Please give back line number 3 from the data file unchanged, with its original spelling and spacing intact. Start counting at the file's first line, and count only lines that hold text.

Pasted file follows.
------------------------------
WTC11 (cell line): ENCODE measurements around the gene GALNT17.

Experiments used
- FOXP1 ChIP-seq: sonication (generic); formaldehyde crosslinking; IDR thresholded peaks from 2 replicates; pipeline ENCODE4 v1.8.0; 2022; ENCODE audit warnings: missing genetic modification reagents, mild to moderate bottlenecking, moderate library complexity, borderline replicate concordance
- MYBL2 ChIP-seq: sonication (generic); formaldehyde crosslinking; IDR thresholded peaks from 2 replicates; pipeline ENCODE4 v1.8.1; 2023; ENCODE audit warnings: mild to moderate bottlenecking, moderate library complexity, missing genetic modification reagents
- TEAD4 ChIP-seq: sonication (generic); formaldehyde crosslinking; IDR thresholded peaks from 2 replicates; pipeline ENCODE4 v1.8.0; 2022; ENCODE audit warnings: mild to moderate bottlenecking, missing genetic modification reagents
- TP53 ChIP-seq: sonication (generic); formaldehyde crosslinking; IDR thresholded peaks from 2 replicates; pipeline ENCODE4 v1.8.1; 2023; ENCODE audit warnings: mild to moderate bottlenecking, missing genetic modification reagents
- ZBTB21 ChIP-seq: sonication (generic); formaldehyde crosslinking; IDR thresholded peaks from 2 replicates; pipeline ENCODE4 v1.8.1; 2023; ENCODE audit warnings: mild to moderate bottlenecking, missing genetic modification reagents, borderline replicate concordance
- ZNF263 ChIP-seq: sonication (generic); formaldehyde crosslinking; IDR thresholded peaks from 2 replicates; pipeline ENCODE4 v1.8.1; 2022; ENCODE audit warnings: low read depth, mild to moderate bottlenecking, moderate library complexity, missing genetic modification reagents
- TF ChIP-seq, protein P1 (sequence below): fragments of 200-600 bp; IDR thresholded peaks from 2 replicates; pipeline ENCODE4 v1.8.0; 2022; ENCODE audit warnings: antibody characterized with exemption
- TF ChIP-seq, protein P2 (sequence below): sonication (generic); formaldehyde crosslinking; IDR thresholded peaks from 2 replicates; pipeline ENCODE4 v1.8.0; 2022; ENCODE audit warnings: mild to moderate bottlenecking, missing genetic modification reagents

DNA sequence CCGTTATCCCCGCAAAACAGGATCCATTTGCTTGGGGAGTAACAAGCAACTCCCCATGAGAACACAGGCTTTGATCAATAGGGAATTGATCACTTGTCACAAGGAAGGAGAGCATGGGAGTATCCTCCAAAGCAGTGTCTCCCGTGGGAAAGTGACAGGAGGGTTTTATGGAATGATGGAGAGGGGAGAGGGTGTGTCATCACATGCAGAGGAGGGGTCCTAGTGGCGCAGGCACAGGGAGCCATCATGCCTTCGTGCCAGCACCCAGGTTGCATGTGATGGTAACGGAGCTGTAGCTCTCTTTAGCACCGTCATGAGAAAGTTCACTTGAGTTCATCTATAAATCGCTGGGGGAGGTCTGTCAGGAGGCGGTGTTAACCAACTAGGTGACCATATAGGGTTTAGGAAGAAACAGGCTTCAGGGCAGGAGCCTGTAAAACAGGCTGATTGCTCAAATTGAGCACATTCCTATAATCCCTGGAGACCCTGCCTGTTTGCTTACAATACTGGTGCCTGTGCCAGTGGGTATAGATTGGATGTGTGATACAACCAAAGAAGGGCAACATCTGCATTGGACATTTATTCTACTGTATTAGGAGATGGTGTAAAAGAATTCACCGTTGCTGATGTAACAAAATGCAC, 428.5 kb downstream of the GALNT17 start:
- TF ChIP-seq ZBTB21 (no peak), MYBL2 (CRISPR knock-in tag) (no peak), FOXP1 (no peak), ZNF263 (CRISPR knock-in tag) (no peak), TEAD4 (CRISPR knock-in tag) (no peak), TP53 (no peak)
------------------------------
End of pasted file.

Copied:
- FOXP1 ChIP-seq: sonication (generic); formaldehyde crosslinking; IDR thresholded peaks from 2 replicates; pipeline ENCODE4 v1.8.0; 2022; ENCODE audit warnings: missing genetic modification reagents, mild to moderate bottlenecking, moderate library complexity, borderline replicate concordance